City council on Tuesday rejected a nonbinding ballot referendum on the issue in the general election on a 3-3 vote.
Council members Ben Manvel, Kelly Ohlson and Lisa Poppaw voted in favor of the referendum. Ohlson said citizens feel helpless about the most highly charged municipal debate he can recall in 40 years.
"At least their local government can give them an opportunity to have their voice, to have a say," he said.
Mayor Karen Weitkunat and council members Gerry Horak and Aislinn Kottwitz opposed it. Councilman Wade Troxell was not present. Kottwitz said the responsibility to take the community's temperature on the stadium debate rests with the university, not city council.
The ballot question would have amounted to a straw poll of Fort Collins' citizens on the polarizing stadium debate. Ultimately, the decision to proceed toward construction of an on-campus stadium to replace aging Hughes Stadium on the city's western fringe rests with CSU President Tony Frank.
He is expected to announce whether the university intends to move forward with the plan for a $246 million, 42,000-seat stadium before the CSU Board of Governors meets Oct. 4. So a municipal vote one month later would likely provide little guidance for the preliminary choice.
A sizeable contingent attended the council meeting and wore their sentiments on their lapels in the form of neon green, yellow and pink stickers that read, "Let us vote!"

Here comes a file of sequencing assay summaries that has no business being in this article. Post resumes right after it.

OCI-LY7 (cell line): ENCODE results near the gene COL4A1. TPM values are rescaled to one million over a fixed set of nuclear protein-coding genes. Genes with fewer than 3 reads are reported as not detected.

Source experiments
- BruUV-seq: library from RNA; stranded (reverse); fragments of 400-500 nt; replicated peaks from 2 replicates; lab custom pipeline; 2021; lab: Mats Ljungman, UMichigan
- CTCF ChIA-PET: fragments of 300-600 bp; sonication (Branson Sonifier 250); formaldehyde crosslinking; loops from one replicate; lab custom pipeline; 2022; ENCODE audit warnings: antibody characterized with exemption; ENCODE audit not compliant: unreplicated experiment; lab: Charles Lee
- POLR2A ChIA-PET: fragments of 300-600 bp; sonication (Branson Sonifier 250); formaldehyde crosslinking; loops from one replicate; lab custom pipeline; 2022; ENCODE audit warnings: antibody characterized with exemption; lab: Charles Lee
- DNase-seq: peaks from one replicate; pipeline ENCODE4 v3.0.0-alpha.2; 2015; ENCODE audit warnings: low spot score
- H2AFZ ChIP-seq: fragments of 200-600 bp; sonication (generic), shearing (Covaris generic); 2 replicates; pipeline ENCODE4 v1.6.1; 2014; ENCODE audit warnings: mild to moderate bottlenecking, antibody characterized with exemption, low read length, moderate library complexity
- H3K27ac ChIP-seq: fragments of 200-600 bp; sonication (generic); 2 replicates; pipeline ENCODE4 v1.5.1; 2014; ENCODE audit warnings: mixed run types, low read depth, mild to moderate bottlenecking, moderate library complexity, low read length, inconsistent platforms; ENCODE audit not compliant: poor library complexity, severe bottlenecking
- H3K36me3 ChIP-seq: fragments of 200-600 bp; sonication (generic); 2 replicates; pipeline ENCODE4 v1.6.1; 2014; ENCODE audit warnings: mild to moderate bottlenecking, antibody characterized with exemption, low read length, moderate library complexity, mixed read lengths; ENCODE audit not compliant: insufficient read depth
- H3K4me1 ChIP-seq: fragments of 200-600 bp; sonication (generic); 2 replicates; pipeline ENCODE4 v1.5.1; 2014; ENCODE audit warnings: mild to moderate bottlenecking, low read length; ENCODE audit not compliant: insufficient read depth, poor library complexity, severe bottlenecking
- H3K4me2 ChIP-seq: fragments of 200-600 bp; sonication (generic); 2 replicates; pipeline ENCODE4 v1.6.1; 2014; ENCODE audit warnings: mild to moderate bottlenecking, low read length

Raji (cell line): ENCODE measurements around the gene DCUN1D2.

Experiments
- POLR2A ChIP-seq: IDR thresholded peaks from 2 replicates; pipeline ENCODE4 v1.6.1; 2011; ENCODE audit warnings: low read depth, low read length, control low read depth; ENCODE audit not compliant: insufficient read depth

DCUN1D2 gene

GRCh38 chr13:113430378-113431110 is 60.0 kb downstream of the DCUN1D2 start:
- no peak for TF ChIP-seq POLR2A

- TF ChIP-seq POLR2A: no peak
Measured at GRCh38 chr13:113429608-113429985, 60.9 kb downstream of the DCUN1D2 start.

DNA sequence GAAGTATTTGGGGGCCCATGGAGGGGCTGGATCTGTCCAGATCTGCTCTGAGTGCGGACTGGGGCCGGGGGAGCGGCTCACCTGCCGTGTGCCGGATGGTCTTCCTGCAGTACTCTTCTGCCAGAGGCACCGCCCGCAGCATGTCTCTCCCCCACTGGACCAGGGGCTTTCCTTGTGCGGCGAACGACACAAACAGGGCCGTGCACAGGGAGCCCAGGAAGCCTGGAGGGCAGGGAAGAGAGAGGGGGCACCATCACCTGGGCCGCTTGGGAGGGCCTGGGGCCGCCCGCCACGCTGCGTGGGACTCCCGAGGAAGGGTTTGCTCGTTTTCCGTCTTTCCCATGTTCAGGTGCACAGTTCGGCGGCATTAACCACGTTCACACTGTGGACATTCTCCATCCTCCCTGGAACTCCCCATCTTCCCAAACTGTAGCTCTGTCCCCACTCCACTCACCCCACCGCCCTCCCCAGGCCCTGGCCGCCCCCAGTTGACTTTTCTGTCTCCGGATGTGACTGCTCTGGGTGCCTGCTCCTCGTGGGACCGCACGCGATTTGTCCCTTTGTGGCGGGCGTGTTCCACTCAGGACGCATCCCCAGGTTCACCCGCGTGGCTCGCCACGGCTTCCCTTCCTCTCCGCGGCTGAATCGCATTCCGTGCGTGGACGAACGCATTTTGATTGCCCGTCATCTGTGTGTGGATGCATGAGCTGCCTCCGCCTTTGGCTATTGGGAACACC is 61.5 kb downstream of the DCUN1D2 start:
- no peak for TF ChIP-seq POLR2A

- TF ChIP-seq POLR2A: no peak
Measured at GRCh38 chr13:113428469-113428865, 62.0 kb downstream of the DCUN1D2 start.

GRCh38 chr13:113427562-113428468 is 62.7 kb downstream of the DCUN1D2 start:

During the public comment portion of council's discussion, citizens supporting a referendum and opposing an on-campus stadium were in the majority. Of the 25 citizens who spoke, 21 represented that set of viewpoints.
"I hope you understand how one gets a feeling of powerlessness which falls out the usual system of checks and balances in our democratic process," Bob Overbeck said in support of a vote of the citizens.
Two citizens expressed opposition to an on-campus stadium, but never said whether they want the question on the ballot, and two said they favor a new stadium and oppose a ballot question.
"The decision will be made before the election," Hunter Harms told council. "You're spinning your wheels."
Backers of the referendum said Frank's decision next month does not represent a firm commitment, but a "soft decision" to proceed with an on-campus stadium.
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